BEFORE THE ARBITRATOR
In the Matter of the Arbitration of a Dispute Between
ONEIDA COUNTY COURTHOUSE
LOCAL ASSOCIATION NUMBER 158
(Three Lakes Zoning Office - Stoltz Grievance)
Oneida County Personnel Department, P.O. Box 400, Rhinelander, WI 54501-0400, by
Jackson, Personnel Director, appearing on behalf of the County.
Wisconsin Professional Police Association, LEER Division, 340 Coyier Lane,
Madison, WI 53713,
by Mr. Robert West, Consultant, appearing on behalf of the
Pursuant to the provisions of the collective bargaining agreement between the parties,
Wisconsin Professional Police Association/LEER Division (hereinafter referred to as the
Oneida County (hereinafter referred to as the Employer or the County) requested that the
Employment Relations Commission designate Daniel Nielsen of its staff to serve as arbitrator
dispute over the designation of Carrie Stoltz to staff the County's satellite zoning office in
Lakes, Wisconsin. The undersigned was so designated. A hearing was held on October 23,
in Rhinelander, Wisconsin, at which time the parties were afforded full opportunity to
testimony, exhibits, other evidence and arguments as were relevant. The parties submitted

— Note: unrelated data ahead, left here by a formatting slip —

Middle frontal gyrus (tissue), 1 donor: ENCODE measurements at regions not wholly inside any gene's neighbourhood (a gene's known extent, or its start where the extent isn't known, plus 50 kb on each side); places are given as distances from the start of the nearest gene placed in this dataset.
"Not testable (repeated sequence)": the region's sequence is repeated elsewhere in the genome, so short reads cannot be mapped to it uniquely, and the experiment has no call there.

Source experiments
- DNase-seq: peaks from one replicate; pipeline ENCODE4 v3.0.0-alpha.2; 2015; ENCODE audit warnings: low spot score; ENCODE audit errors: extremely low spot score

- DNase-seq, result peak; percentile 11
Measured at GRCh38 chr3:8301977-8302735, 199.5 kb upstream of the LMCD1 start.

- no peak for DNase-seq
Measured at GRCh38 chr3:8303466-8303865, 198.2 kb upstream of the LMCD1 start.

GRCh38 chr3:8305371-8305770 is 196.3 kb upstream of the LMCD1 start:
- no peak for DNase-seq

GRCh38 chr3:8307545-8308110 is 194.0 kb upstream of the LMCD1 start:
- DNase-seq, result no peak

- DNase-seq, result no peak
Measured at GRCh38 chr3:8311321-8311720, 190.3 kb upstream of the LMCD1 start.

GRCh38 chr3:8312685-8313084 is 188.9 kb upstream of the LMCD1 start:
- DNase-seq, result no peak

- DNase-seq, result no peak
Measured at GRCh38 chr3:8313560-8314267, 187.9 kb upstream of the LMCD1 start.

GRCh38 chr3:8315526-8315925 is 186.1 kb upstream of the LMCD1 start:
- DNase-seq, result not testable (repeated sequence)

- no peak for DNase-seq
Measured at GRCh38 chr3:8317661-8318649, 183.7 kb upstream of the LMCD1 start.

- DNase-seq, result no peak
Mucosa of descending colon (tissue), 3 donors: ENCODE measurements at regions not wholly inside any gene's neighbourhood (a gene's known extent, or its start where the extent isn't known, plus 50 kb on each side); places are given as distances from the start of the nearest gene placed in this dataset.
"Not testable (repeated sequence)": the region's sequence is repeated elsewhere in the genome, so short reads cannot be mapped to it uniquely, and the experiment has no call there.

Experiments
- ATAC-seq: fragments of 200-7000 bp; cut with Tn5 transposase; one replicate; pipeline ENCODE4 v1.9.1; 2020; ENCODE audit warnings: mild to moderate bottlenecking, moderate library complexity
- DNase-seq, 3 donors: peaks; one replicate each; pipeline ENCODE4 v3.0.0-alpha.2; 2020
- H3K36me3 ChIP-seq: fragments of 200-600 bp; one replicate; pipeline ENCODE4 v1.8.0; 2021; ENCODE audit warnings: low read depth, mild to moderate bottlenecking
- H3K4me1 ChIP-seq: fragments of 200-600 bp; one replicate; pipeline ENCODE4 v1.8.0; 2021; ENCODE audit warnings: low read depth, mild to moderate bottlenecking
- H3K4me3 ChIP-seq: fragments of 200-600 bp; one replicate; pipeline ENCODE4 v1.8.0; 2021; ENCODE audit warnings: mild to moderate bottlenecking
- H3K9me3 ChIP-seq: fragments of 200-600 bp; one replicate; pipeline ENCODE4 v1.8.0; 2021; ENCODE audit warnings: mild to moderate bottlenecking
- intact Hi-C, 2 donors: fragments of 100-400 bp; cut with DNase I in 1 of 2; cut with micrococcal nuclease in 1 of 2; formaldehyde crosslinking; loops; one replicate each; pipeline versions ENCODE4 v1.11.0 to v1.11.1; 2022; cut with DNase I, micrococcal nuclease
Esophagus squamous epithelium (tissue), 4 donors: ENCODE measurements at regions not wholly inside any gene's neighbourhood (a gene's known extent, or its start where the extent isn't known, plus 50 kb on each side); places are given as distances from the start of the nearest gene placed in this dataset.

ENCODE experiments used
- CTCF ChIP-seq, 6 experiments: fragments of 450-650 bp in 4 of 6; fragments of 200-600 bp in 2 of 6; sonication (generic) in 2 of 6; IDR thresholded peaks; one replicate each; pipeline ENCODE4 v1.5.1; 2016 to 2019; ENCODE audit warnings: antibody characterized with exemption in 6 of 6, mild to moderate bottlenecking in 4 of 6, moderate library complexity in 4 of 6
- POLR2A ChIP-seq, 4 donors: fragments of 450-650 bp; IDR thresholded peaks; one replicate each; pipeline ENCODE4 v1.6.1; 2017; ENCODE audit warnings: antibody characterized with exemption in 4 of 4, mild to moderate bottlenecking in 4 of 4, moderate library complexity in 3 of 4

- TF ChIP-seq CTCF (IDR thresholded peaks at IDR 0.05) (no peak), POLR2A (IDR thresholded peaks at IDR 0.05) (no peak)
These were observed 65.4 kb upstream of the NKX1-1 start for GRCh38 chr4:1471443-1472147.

on oral arguments at the close of the hearing, with the understanding that the arbitrator
provide an expedited decision on the matter.
The parties stipulated that the grievance was properly before the Arbitrator and that
following issue should be determined:
Did the County violate the Courthouse collective bargaining
agreement when it directed the
Grievant, Carrie Stoltz, to work out of an office in the Town Three Lakes?
The Union represented at hearing that it was not seeking any monetary remedy in this
matter and that
if a violation was found, the Arbitrator should limit himself to a declaration of rights to
violations of the contract.
ARTICLE 6 SENIORITY
PROMOTIONS RECLASSIFICATION -
. . .
Section C: Departmental
Seniority: The principal of departmental seniority with ability and
qualifications shall govern in promoting, demoting, transferring, filling vacancies and new
Departmental seniority shall apply in any office having two or more Association members.
Section D: County-wide
Seniority: The principal of the County-wide seniority with ability and
qualifications shall govern in filling jobs or vacancies and new positions not filled by
the department. County-wide seniority shall govern layoffs, recalls after layoffs and
providing the remaining employees are capable of performing the available work.
. . .
ARTICLE 7 VESTED RIGHTS OF
. . .
Section A: The right to employ, to promote, to
transfer, to discipline and discharge employees,
and to establish work rules is reserved by and vested exclusively in the Oneida County Board
its duly appointed Personnel Committee and duly appointed department heads. (The
of the exercise of the aforementioned vested rights shall be subject to the grievance
. . .
Section D: The County shall have the right to hire
and transfer employees on a temporary basis
to handle emergencies or excessive workloads in any office or department of the Courthouse.
. . .
The County's Planning and Zoning Department has its main office at the county seat